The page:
Reading my blog, you might think I’m very anti-publishing. It’s true that I don’t think publication is the magic gold medal that we all once secretly believed it was. And it definitely means a lot less than non-writers think it does. (I keep a secret mental list of the family and friends who had zero interest in my writing until after I had some conventional success whereupon it became a thing for them: I call it the Phony Assholes list, and it’s very long.)
But in truth, nothing annoys me more than reading the work of good writers who don’t send anything out. Particularly on those days when the slushpile is extra slushy. Here is this writer–a friend, a student–sitting on work that is good, that is interesting and well-written, and doesn’t do anything with it. Why? Why? Why must I read 25 pages of “spiritual fictional memoir” when there is good work sitting in a drawer somewhere unsubmitted?
One friend admitted that they just don’t know how to submit. Fair enough. It’s not a very difficult process, but it takes a little bit of getting used to. Here is blog that points to Doretta Lau’s excellent presentation on how to submit to literary magazines.
Some of it though, is confidence. “I don’t know if it’s good enough.” Trust me, if you are conscientious enough to ask yourself that question, it is definitely better than the worst of the pile.
Truthfully, I don’t think you ever really know if it is good enough, but at some point, you have to make peace with that and launch it out in the world. You really can nitpick forever. And really, if you know it is good, you have probably played it a little safe. You haven’t pushed yourself to the edge of your abilities. You might suspect it is good, you might be proud of parts of it–but I think that little bit of wondering “Did this really work?” is a good sign. Some doubt is normal to have.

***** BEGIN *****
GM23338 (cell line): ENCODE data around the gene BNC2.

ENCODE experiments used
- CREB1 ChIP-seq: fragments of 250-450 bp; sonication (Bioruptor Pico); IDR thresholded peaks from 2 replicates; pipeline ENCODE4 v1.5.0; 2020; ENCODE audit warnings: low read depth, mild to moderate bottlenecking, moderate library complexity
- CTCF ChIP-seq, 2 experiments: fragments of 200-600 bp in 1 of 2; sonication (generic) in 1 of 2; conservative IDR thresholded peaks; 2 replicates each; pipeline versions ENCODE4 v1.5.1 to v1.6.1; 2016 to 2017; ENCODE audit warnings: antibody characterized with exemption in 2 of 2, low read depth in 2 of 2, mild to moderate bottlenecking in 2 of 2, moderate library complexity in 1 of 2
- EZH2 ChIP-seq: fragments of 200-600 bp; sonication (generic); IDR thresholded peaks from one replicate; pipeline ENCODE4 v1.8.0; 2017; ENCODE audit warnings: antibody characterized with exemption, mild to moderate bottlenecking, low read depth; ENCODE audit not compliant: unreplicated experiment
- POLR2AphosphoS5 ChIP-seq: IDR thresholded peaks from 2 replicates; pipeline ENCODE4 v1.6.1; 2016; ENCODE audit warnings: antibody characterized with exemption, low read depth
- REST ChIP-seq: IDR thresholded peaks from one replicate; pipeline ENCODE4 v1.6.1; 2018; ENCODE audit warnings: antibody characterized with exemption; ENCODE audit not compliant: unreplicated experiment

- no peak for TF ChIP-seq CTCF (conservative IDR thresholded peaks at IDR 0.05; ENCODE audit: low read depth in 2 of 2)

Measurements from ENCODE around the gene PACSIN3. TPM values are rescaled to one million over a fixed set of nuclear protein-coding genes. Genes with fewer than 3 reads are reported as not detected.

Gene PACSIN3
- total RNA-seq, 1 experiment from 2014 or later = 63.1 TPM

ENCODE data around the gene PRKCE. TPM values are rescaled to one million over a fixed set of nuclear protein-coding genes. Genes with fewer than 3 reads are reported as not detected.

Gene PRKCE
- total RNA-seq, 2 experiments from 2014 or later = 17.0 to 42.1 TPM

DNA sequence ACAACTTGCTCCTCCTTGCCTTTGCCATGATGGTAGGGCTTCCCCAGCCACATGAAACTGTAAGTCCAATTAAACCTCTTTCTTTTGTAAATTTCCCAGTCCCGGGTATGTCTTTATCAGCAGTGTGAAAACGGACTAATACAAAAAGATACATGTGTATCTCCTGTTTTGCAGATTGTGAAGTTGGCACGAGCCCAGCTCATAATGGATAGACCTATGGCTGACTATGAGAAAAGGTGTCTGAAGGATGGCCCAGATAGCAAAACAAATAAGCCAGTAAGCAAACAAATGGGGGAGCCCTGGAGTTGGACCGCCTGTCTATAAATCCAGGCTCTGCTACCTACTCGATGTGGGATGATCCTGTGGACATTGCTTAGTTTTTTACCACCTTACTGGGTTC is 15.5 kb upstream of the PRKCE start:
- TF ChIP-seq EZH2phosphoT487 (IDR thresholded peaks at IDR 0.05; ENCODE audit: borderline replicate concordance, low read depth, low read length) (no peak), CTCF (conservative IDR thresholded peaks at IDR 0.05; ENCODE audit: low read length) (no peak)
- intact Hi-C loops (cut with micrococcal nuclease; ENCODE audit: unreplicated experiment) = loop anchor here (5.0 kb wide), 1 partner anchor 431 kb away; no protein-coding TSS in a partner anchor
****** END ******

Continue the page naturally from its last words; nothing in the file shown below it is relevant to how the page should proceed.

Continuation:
But I think that goes to the heart of why you should submit writing, even if publication is not really the point. Confidence. Not so much confidence in whether or not something is good–anyone can be confident if they know it’s good. But confident that you accept it as yours. That you are willing to put your name on it and send it out for other people to read.
Sending work out into the world shows a willingness to stand behind your work, whether it’s good or bad, whether you are sure about it or not. This work is yours and you are publicly claiming ownership of it.
(I am now imagining my work as a toddler, standing in the middle of a department store screaming “I want vagina!” while people stand around looking for me, the parent, to come and claim her.)
You need to own your work. You need to stand behind and be willing to say “Yes, this is mine” even though it’s not perfect. Yes, absolutely, you need to revise and rethink and rewrite until it’s as good as you can make it or you are sick of it (the latter usually comes first), but then, one day, you need to format it like a manuscript, find a magazine and send it off. It’s your work and you are willing to tell people that.
Now, unless you are writing a spiritual fictional memoir, dust off a story and submit it somewhere.